As you probably know, last weekend was A Wool Gathering in Yellow Springs, Ohio, and Sandy and I were there with our Dyed in the Wool booth. This is a great fiber fair with lots of vendors, home made ice cream, lots of things to look at, home made ice cream, and… Oh yes! Home made ice cream.
Unfortunately, it appears that this area of the country isn’t big into spinning. This is our second foray into Ohio (we vended at the Mid-Ohio Fiber Fair a couple of years ago) and neither time did we do more than break even. So, this was our one and only time at Yellow Springs except to go and shop.
We were busy on Saturday from 10AM until about 2PM, then just a sale or two here and there. Sunday, the good people at Turtlemade stopped by our booth and we talked for quite a while. Later, I wandered over into the other tent where their booth was and oh my! You’ll have to watch Episode 77 of the Fiber Pusher Podcast to see what I bought – Teaser!!!
I don’t know if it was the slowness of the show for us (a full 80% of the people we spoke with didn’t spin, and the majority of them weren’t interested in learning, although I did send lots of people over to Turtlemade to get spindles, then gave a couple demos on how to spin), but I came home very tired after this weekend. In fact, this is the first morning I don’t feel like a slug. It was hot and muggy this weekend, so that might be part of it, but I have the feeling that my 52-year-old body just can’t quite do what I think it should do anymore. Oh well. I guess I just have to get used to it, although I am going to go down fighting all the way.
Also, I think some regular exercise might help – and less home made ice cream. 🙂
Don’t forget that we will be at The Fiber Expo in Ann Arbor, Michigan, next month. Now those good people love their spinning fiber. I cannot wait!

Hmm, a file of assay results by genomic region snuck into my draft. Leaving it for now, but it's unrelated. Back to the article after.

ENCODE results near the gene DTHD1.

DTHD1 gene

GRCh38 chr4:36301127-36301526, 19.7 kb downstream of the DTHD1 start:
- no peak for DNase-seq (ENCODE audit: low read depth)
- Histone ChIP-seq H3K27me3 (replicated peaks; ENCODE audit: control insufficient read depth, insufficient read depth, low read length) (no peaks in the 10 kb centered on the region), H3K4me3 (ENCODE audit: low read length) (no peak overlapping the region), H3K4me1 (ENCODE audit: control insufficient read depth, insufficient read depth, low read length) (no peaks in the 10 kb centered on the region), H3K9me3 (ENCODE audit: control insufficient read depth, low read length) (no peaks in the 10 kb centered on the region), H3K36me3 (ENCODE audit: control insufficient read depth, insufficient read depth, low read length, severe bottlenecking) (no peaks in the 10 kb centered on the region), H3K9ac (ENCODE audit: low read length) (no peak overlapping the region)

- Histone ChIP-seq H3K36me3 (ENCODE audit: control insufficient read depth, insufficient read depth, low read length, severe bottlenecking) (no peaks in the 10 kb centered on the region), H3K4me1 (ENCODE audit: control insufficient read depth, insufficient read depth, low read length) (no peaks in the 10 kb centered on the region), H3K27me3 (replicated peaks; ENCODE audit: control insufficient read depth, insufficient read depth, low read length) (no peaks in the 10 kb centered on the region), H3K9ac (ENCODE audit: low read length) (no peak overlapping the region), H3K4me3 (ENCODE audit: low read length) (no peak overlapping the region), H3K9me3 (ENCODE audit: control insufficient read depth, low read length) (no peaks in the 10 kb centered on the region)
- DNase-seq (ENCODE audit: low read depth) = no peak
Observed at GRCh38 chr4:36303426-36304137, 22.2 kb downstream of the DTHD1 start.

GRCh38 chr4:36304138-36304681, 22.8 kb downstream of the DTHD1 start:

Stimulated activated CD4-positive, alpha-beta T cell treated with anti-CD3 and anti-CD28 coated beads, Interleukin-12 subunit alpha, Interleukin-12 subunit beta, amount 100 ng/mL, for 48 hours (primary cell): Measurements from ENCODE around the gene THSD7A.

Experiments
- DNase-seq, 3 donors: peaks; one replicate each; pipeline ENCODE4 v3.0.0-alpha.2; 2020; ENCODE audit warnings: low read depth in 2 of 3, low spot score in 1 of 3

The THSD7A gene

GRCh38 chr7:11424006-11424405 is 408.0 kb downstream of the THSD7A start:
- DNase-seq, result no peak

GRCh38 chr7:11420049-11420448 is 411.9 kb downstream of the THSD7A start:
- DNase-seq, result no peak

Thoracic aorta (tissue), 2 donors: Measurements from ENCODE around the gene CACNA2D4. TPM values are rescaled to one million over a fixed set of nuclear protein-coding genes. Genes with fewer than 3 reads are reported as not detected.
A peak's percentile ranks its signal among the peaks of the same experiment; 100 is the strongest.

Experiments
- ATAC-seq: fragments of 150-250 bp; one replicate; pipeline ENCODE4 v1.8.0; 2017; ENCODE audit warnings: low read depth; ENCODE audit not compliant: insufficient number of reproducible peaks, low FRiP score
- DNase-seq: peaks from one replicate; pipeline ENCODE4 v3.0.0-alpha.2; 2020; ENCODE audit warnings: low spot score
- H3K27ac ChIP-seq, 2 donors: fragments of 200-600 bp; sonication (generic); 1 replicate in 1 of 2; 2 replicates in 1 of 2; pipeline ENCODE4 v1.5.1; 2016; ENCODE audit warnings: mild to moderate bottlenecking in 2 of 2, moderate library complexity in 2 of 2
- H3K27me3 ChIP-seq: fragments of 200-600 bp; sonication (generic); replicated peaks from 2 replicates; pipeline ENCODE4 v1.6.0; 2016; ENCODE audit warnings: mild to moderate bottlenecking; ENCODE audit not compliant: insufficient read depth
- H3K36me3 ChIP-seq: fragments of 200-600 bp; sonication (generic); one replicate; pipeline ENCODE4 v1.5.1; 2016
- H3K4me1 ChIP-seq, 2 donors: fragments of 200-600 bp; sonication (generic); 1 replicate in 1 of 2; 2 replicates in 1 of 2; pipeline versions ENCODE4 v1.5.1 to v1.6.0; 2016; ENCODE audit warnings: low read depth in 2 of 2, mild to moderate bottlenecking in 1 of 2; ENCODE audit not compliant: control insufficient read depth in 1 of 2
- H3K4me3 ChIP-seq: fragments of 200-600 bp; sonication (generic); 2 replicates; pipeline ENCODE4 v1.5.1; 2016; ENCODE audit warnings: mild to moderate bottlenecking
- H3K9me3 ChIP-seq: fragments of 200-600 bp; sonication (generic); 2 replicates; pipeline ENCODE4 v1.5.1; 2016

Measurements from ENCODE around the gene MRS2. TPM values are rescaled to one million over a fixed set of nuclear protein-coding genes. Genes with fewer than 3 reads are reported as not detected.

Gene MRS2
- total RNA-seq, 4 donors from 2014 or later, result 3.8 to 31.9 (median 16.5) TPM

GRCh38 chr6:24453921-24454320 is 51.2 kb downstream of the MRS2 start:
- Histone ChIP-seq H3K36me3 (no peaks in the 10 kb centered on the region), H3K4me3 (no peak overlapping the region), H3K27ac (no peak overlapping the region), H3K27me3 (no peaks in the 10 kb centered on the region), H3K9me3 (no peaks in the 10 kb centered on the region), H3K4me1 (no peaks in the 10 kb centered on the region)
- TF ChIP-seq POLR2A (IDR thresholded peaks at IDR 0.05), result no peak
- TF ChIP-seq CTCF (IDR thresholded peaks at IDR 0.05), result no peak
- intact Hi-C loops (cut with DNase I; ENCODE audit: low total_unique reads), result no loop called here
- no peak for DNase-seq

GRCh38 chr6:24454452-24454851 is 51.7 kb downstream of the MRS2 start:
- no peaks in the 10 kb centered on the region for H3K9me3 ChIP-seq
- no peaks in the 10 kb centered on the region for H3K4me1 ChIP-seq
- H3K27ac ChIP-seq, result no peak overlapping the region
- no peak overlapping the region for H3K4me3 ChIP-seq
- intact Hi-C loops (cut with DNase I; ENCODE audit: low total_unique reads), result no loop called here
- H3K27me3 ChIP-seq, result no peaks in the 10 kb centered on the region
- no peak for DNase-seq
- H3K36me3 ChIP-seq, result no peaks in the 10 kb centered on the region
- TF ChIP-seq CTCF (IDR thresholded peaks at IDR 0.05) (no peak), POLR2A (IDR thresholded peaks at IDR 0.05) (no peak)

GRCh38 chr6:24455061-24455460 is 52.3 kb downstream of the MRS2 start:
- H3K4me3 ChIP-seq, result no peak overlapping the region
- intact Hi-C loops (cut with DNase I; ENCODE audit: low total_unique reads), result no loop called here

Sandy’s and my co-worker’s (Colette VanMatre) horse, Defining Hope, won her second race yesterday at Indiana Grand Racetrack.
She crossed the finish line, defeating the race favorite by one and three-quarters lengths!
And here is a fantastic article on this loves-to-run two-year-old filly. Go Colette and go Defining Hope!!!
I cannot believe how time has been passing lately. Why is it the more you have to do, the faster time flies?
If nothing else tells me this, having to get up at 4AM to start the day to try to get everything on the list done means I may have bitten off more than I can chew. Again.
On the other hand, I created this to help me keep organized and on track.
So far, it is working. Still those 4AM starts are getting to me. (And, yes I do have check-offs for taking my vitamin and making sure I don’t forget the moisturizer – getting old, you know.)
I am looking forward to see those you come to Yellow Springs this weekend.
At the Dyed in the Wool shop, a new Sequential Art Sock kit has been released and it has a matching project bag, stitch markers and a progress keeper to go with it. There will be a KAL for this in the Fiber Pusher Podcast Ravelry group in October.
Introducing Alien Encounter!
Don’t forget to watch the Fiber Pusher Podcast for more updates and keep an eye on the Dyed in the Wool shop. As the project bags are being made, the pre-orders will become now orders and they will be put into the mail within 24 business hours after ordering. And hurry, as there only will be 25 kits being made with the custom printed fabric not to be seen again until October 1, 2017!
At the end, I show off my newest Sequential Art sock pattern, and there are extras with this one!